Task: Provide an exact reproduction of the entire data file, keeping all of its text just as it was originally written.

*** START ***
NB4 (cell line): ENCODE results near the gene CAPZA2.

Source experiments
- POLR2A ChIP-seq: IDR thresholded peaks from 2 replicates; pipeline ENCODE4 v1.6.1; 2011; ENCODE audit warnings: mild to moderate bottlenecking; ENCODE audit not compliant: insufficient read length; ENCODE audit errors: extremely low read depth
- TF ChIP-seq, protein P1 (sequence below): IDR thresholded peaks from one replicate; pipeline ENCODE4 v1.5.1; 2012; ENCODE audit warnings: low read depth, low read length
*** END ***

NB4 (cell line): ENCODE results near the gene CAPZA2.

Source experiments
- POLR2A ChIP-seq: IDR thresholded peaks from 2 replicates; pipeline ENCODE4 v1.6.1; 2011; ENCODE audit warnings: mild to moderate bottlenecking; ENCODE audit not compliant: insufficient read length; ENCODE audit errors: extremely low read depth
- TF ChIP-seq, protein P1 (sequence below): IDR thresholded peaks from one replicate; pipeline ENCODE4 v1.5.1; 2012; ENCODE audit warnings: low read depth, low read length